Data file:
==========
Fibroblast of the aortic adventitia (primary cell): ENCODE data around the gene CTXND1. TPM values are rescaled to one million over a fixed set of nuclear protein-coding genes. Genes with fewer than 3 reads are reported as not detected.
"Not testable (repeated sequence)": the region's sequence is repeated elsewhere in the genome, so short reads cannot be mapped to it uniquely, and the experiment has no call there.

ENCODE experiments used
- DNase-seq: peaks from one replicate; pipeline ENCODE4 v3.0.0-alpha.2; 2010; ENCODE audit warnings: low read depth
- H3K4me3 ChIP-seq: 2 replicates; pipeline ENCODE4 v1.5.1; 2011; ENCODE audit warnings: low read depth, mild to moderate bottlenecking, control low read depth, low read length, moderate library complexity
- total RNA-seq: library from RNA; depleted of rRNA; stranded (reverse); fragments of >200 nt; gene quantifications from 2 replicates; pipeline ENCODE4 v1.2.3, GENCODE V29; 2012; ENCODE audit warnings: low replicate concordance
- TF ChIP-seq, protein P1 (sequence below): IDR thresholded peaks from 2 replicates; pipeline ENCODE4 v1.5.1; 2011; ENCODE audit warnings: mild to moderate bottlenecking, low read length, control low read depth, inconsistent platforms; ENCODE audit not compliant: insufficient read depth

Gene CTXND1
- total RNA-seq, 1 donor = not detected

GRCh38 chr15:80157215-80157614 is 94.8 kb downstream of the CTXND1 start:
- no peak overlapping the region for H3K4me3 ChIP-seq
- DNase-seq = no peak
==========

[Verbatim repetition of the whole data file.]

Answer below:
Fibroblast of the aortic adventitia (primary cell): ENCODE data around the gene CTXND1. TPM values are rescaled to one million over a fixed set of nuclear protein-coding genes. Genes with fewer than 3 reads are reported as not detected.
"Not testable (repeated sequence)": the region's sequence is repeated elsewhere in the genome, so short reads cannot be mapped to it uniquely, and the experiment has no call there.

ENCODE experiments used
- DNase-seq: peaks from one replicate; pipeline ENCODE4 v3.0.0-alpha.2; 2010; ENCODE audit warnings: low read depth
- H3K4me3 ChIP-seq: 2 replicates; pipeline ENCODE4 v1.5.1; 2011; ENCODE audit warnings: low read depth, mild to moderate bottlenecking, control low read depth, low read length, moderate library complexity
- total RNA-seq: library from RNA; depleted of rRNA; stranded (reverse); fragments of >200 nt; gene quantifications from 2 replicates; pipeline ENCODE4 v1.2.3, GENCODE V29; 2012; ENCODE audit warnings: low replicate concordance
- TF ChIP-seq, protein P1 (sequence below): IDR thresholded peaks from 2 replicates; pipeline ENCODE4 v1.5.1; 2011; ENCODE audit warnings: mild to moderate bottlenecking, low read length, control low read depth, inconsistent platforms; ENCODE audit not compliant: insufficient read depth

Gene CTXND1
- total RNA-seq, 1 donor = not detected

GRCh38 chr15:80157215-80157614 is 94.8 kb downstream of the CTXND1 start:
- no peak overlapping the region for H3K4me3 ChIP-seq
- DNase-seq = no peak